ls-ls-nltr.jpg THE OLD WAR HORSE
VOLUME 12, ISSUE 1,           January, 2010
SCV logo

A quick jump to the articles in this issue:
Commander's Comments, Adjutant's Report, January Program (next), November Program,
December Program (last), Camp Officers, Longstreet's First Corps, Oakwood & Woodland Cemeteries, Coming Events,


I would like to wish all members of the Longstreet Camp a  Very  belated
Happy  New  Year.  January always seems to bring with it a renewed sense
of hope for us all - New Year's resolutions; the beginning of a new year
and  new opportunities.  Hope is certainly something that I think we all
will agree on is needed this year as we charge full-force into the  next

If you are like me you have known people who have been directly affected
by the recent economic downturn in the economy  -  from  a  decrease  in
sales, to housing foreclosures, and people losing their jobs.  Company's
that called Richmond home have had to either make  some  very  difficult
decisions  with employee lay-offs, or simply close their doors for good.
Employee's have seen their job benefits get cut  back  or  get  cut  out
completely   leaving   their  family's  without  any  medical  insurance
coverage.  This economic downturn has affected everyone, but there  does
seem  to be a glimmer of hope on the horizon.  We have not seen anything
like this since easily the early 1930's, but we should try and take some
solace  from  a  much  earlier  time  when  things were a lot harder and
harsher than they are now.  Remember the riots around Richmond?  Hard to
imagine  but  it  did  actually  happen  during  the WBTS - riots in the
streets of Richmond because there was not enough flour, bread, food  and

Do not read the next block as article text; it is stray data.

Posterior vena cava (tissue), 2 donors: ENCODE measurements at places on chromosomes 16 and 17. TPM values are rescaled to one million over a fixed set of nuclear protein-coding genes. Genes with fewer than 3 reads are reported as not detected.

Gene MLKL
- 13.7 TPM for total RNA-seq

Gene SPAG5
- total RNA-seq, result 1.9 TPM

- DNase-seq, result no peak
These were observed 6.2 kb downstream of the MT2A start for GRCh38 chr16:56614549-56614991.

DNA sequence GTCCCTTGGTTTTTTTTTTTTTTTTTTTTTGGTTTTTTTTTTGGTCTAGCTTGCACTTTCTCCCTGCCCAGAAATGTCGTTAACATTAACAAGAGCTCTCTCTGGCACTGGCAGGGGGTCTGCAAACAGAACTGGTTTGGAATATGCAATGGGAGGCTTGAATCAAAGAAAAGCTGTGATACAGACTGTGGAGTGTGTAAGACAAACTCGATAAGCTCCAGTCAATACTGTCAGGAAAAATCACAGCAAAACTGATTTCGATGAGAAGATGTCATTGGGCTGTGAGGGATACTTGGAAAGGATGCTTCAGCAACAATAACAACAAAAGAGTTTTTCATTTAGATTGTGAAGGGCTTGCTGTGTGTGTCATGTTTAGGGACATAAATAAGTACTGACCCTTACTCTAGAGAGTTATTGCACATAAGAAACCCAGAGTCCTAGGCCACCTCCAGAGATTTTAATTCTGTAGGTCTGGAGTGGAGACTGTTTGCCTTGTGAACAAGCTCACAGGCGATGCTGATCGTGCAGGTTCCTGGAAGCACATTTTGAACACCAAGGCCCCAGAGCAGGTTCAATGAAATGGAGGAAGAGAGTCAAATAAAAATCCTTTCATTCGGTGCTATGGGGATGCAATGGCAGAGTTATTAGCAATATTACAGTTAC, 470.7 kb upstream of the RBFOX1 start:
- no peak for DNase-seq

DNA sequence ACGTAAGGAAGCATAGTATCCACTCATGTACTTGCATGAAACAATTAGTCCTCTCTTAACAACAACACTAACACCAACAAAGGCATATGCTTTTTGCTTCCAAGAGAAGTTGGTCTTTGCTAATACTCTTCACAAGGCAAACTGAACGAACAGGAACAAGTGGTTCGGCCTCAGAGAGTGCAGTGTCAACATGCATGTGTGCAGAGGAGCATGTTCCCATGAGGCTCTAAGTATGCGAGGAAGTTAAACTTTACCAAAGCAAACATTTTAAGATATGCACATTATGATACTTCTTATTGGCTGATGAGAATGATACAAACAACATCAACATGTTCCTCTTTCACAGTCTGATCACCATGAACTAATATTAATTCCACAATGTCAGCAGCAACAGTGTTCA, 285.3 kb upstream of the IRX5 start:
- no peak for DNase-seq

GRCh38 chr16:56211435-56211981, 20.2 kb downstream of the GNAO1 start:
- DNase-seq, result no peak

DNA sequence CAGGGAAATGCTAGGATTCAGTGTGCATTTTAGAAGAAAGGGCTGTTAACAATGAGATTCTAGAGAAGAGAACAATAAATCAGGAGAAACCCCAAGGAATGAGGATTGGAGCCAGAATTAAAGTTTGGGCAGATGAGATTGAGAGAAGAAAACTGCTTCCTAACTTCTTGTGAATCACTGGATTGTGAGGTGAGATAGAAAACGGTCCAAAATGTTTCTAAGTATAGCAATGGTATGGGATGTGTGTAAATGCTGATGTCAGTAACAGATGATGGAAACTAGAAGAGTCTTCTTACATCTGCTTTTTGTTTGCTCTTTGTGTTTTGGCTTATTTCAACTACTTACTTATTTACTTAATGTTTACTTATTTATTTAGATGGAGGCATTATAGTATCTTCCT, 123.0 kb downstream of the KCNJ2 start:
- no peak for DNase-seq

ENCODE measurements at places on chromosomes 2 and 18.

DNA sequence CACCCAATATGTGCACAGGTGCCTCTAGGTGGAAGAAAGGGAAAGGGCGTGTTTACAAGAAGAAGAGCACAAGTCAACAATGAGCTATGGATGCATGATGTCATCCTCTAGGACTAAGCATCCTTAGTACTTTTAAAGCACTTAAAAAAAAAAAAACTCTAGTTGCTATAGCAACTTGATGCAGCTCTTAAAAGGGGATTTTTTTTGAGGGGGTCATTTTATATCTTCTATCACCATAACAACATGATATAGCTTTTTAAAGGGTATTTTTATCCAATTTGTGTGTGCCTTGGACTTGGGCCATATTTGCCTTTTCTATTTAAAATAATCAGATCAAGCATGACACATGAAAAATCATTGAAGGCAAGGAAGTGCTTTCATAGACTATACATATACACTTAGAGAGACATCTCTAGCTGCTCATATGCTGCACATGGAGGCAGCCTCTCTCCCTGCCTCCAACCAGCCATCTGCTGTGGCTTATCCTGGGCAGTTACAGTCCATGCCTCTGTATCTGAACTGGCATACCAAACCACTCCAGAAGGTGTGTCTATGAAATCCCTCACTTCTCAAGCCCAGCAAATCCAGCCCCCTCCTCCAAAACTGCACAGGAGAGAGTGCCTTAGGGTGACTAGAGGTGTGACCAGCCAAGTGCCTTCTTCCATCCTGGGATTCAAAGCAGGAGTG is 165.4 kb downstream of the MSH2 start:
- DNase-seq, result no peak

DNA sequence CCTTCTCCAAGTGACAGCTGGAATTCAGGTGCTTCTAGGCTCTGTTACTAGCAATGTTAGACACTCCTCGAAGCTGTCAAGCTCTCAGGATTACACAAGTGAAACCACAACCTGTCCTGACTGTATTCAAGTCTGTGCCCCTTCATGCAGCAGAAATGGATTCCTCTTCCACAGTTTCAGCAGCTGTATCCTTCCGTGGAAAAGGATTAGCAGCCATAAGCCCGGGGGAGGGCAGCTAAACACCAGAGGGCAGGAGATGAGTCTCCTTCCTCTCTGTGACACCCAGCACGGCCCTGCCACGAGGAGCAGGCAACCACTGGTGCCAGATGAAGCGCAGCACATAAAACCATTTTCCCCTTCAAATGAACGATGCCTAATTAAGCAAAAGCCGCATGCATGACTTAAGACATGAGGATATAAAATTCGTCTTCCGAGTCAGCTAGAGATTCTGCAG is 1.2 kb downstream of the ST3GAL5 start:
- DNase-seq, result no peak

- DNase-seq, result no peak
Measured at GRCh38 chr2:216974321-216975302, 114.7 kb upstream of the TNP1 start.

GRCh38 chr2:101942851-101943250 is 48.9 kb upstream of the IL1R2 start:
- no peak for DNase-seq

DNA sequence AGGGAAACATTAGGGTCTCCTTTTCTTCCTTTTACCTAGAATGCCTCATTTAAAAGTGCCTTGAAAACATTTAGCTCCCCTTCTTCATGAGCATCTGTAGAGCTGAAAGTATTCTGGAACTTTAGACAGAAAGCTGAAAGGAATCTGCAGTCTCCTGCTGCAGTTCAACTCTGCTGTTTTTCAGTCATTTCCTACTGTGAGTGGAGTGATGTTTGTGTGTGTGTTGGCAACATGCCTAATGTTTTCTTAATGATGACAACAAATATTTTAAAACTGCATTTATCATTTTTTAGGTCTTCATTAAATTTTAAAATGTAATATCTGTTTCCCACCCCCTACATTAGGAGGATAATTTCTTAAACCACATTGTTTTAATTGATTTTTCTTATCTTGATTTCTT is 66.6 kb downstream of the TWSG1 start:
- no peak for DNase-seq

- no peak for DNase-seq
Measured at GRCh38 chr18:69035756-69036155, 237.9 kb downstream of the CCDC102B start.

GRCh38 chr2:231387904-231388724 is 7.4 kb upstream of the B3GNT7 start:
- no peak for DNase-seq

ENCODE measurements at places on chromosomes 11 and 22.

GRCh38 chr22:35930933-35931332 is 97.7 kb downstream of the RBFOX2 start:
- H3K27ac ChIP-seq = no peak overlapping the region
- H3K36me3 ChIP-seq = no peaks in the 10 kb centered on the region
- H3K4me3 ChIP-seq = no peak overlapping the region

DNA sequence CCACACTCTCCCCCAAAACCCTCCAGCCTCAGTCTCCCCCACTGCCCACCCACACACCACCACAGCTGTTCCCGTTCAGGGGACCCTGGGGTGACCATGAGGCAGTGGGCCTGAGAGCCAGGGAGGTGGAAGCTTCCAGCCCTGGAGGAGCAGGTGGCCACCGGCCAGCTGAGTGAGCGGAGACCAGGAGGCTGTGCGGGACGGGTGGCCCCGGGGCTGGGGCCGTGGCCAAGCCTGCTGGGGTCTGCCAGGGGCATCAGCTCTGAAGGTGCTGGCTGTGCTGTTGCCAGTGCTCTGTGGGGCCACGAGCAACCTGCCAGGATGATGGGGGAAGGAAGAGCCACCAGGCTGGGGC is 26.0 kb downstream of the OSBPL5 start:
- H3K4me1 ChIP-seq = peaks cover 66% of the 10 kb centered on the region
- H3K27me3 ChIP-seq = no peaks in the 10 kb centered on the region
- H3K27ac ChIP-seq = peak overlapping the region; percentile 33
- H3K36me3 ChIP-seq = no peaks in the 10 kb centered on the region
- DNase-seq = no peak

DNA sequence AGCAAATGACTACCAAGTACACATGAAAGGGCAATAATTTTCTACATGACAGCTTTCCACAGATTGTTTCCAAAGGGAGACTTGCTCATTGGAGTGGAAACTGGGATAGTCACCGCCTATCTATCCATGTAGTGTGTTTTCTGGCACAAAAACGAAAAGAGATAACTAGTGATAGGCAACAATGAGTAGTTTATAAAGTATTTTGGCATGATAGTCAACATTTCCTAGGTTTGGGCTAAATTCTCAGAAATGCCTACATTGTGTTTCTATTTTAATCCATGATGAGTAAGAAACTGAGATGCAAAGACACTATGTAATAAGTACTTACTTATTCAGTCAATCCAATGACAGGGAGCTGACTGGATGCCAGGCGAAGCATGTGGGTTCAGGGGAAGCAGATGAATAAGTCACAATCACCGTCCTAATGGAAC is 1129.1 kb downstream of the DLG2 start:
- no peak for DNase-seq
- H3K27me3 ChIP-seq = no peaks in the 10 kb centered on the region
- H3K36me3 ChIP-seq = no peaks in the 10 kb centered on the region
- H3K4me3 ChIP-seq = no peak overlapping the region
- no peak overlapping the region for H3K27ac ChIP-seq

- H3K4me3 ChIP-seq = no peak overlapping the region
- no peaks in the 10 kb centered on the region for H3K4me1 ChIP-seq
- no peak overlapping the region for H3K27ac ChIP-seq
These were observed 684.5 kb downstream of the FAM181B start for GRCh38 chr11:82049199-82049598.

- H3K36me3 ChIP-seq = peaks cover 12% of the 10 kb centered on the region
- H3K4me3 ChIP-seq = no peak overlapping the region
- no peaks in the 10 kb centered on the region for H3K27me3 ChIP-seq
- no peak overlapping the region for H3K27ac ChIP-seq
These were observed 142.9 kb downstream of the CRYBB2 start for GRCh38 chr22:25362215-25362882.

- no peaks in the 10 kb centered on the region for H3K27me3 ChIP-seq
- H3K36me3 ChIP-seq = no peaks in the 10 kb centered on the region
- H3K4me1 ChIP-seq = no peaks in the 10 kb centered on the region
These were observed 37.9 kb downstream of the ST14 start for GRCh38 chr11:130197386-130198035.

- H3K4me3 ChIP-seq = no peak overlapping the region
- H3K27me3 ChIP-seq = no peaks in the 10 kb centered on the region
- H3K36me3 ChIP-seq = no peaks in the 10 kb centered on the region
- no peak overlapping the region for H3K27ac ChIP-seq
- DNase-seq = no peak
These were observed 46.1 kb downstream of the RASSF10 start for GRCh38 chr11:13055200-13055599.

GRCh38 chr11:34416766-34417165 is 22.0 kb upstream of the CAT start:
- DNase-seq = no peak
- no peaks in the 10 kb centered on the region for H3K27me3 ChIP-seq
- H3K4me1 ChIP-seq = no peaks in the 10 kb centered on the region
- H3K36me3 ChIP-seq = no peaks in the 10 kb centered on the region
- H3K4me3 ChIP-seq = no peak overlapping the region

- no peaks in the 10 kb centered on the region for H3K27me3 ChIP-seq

clothing  to  feed  and  cloth  the  Southern  populace.   Inflation was
rampant,  and  wide-spread;  unemployment  was  through  the  roof;  our
Southern  economy  was  in  total shambles - the war had exacted a heavy
toll on the Southern people-men, women and  children.   Yet  these  same
Southern  people persevered through it all.  They withstood the constant
harassing attacks from Northern Calvary, and they defended  their  homes
and their families often at the expense of their own lives, and when the
fighting was finally over they helped to re-build their homes and  their
communities.  They persevered through it all, and so can we.            

For  those  of you who were able to attend the Longstreet Camp Christmas
Banquet in December at the Westwood Club - I hope that you  enjoyed  the
evening  as  much  as  I did.  We had a wonderful turnout, a great guest
speaker (Thank you Taylor), and there was good food and much  fellowship
and  I  was particularly pleased to see the many guests who were able to
join us that night.  Definitely it was a wonderful  evening  even  if  I
learned  some  things about Walter Tucker that I probably shouldn't have
learned (just kidding).                                                 

A reminder - the annual Lee-Jackson program WILL NOT be held at the  old
House   Chambers   in  the  State  Capitol  Building.   Because  of  the
inauguration of our new Governor, the ceremony will be held at the  Bass
Pro  Shop  off  of  Interstate-95  just  north of the city at Ashland on
Friday, January 15th,  and  will  start  at  6pm.   If  you  have  never
attended, or haven't attended in a while - I encourage you to do so. The
event is sponsored by the Virginia Division SCV,  and  the  UDC  and  it
promises to be an eventful evening.                                     

I  would be remiss if I did not remind all SCV members that the incoming
Governor and his running mates all promised that they  would  honor  All
Confederate's  by  proclaiming April as Confederate History and Heritage
Month in the Commonwealth if elected - so let's see if  these  gentlemen
are indeed men of their word.  Otherwise - let's throw the bums out!